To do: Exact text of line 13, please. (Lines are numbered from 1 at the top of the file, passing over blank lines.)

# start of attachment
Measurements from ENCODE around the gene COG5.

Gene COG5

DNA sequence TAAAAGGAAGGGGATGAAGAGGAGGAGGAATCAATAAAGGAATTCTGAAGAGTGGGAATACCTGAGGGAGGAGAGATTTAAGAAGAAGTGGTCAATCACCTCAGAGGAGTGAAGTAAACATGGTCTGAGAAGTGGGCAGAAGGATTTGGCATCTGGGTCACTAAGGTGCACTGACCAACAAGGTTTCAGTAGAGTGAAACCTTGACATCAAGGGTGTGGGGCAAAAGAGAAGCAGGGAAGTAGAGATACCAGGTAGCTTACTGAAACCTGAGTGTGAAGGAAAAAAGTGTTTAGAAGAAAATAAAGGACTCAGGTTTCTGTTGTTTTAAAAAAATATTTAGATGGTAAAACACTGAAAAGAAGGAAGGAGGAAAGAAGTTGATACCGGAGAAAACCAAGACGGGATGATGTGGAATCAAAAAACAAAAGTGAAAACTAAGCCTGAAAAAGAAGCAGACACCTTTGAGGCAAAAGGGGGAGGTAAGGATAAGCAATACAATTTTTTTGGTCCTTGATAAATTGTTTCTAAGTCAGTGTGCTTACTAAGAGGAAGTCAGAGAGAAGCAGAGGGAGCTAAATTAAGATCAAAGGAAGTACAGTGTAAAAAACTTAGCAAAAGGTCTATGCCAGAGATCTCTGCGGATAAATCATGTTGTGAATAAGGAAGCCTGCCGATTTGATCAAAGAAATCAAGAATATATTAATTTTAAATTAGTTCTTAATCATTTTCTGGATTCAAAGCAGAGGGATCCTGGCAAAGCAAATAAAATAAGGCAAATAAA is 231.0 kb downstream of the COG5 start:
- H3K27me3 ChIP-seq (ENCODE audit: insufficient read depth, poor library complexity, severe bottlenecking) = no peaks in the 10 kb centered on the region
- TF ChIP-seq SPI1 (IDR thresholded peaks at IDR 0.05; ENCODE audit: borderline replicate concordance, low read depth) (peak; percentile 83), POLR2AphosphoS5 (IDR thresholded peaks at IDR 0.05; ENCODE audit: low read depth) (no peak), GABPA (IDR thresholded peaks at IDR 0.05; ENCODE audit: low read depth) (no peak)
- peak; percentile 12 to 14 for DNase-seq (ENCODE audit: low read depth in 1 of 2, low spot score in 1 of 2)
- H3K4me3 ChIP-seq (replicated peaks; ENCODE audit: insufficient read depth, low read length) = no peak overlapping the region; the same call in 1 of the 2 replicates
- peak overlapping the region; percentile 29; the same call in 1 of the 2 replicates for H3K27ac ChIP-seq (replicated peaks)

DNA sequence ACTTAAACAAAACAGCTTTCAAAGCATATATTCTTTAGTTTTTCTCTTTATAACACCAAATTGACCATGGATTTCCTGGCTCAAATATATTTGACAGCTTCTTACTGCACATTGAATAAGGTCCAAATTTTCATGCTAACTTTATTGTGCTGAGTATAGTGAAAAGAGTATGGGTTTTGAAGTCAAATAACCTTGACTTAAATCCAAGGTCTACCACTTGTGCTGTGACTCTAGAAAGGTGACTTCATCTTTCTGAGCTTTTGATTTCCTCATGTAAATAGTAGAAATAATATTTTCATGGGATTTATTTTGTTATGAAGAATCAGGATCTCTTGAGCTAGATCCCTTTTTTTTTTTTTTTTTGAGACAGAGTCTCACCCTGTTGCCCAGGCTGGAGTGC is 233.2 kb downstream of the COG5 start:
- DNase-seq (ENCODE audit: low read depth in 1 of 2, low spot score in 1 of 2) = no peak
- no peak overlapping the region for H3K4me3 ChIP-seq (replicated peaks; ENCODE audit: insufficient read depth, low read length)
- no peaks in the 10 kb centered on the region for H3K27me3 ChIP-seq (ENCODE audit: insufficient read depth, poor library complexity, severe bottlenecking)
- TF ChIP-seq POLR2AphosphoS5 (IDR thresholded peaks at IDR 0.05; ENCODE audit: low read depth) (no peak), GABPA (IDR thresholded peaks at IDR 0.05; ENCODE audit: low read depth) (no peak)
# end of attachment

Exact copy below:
- TF ChIP-seq POLR2AphosphoS5 (IDR thresholded peaks at IDR 0.05; ENCODE audit: low read depth) (no peak), GABPA (IDR thresholded peaks at IDR 0.05; ENCODE audit: low read depth) (no peak)